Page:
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Single-Photon Emission Computed Tomography (SPECT) is a radioactivity-based imaging technique which relies on detection of gamma ray emitters which help visualize the metabolism or blood-flow changes underlying functional neuronal activation (1–4).

Technical Parameters

Similar to PET, SPECT is a radioactivity-based technique. SPECT differs from PET in that it uses gamma (single photon) emitters. Therefore, there is no information about the direction of the incoming photon, as there is with the coincidence detection in PET. To still obtain positional information, SPECT makes use of lead collimators, which guarantee that only photons from a predefined direction are accepted (2,5).

This particular characteristic has as a consequence that radiation event localization with SPECT is more challenging, generally leading to spatial resolution (> 1 cm) and especially sensitivity which is much less than that of PET (6). However, the use of single photon emitters in SPECT (see also below) has an advantage over PET as it widens the time window of observation: depending on the substance used, one would be able to detect signal hours or days after administration. Images are acquired by one or multiple gamma cameras which rotate around the region of interest in the patient and acquires images every couple of degrees. Usually, a full circle will take around 20 seconds, with full acquisition times of less than an hour.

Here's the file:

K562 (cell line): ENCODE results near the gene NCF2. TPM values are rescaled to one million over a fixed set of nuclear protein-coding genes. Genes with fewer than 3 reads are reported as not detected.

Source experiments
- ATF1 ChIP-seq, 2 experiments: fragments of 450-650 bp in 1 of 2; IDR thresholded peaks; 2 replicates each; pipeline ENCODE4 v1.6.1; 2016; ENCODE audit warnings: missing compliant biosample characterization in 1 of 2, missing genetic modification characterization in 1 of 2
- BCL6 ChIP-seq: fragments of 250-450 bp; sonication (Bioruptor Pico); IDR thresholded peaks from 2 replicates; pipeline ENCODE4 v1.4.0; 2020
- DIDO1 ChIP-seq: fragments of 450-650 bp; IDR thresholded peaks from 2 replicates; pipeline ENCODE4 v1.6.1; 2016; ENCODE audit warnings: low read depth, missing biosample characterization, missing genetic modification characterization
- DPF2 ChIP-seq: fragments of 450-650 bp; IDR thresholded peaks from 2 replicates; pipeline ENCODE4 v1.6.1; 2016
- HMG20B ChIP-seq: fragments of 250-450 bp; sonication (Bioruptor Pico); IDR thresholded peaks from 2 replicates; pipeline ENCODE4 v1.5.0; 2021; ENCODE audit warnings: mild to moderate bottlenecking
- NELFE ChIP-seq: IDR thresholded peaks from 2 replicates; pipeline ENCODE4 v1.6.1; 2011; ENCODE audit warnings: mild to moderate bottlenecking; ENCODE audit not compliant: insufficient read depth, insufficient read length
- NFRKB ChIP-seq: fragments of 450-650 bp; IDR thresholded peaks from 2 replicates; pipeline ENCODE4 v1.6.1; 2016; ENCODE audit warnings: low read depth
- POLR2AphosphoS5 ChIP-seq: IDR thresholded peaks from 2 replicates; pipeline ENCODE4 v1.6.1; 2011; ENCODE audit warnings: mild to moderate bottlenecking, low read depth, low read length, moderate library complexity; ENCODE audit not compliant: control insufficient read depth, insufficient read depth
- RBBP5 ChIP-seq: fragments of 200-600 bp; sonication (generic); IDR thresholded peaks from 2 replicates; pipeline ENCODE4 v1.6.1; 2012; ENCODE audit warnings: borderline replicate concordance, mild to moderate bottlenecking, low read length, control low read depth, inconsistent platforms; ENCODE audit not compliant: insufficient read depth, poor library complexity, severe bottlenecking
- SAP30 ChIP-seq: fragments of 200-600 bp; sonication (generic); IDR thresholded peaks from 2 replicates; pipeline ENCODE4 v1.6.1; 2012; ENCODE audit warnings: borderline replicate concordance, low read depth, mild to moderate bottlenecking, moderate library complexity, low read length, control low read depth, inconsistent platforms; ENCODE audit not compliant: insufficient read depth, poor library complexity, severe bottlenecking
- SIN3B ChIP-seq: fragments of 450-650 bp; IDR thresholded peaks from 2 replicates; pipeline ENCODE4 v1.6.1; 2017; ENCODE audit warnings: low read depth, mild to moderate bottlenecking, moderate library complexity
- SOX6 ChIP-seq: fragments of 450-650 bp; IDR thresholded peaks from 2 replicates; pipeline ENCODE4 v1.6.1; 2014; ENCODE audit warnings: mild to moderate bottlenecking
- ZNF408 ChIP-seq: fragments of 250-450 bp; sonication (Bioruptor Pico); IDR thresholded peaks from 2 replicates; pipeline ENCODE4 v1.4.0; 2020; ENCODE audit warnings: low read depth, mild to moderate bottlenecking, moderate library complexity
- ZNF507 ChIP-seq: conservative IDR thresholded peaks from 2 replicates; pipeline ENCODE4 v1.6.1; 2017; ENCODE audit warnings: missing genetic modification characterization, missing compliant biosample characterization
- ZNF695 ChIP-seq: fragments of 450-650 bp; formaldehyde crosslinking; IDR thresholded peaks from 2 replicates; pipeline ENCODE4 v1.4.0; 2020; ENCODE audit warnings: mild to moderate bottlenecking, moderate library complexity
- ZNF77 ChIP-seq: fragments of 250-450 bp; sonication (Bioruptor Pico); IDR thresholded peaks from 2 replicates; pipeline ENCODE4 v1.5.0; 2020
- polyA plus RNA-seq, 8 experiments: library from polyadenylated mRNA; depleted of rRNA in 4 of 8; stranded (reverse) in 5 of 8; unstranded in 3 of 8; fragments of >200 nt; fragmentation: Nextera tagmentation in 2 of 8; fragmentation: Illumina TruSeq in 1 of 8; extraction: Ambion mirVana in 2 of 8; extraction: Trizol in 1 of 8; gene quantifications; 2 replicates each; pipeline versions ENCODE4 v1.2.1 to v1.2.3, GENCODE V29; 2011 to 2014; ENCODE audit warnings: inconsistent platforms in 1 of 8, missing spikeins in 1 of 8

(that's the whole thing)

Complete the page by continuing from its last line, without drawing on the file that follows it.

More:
SPECT is far less ideal for quantification of signal, such as blood flow, as compared to PET. In fact, most commercial SPECT-devices do not allow such quantification, making use in a functional setting less ideal (7). Functional maps are often presented using similar color map overlays as seen in fMRI (4).

Biological Substrate

In contrast to the radiotracers used in PET, no biological single photon emitters exist to use in SPECT, meaning that non-physiological tracers will have to be used. Usually, for functional brain imaging purposes, the tracer Technetium (99mTc) exametazime (99mTc) is used (8). After injection, the lipophilic molecule passes the Blood Brain Barrier (BBB), where it rapidly converts to its hydrophilic form and remains trapped in the brain (9,10). The attachment to exametazime facilitates tracing of regional cerebral blood flow (CBF), which serves as a proxy for neuronal activation. Similar to PET, combined SPECT/CT scans are also available to allow for coregistration of images.

Intra-operative applicability

SPECT is known to be less expensive as compared to PET, which can be a great advantage in the clinical setting. However, the spatial resolution of SPECT compared to PET make it the least ideal candidate of the two (Figure 1 and 2). In fact, neither SPECT nor PET are routinely used for pre-operative surgical mapping, mostly given the more superior resolution of non-invasive techniques such as fMRI. Currently, SPECT in the clinical domain mostly seems to have a role in myocardial perfusion studies (11).

Figure 1 - Taken from Henderson et al. (4)
Figure 2 - Taken from Warwick et al. (12)


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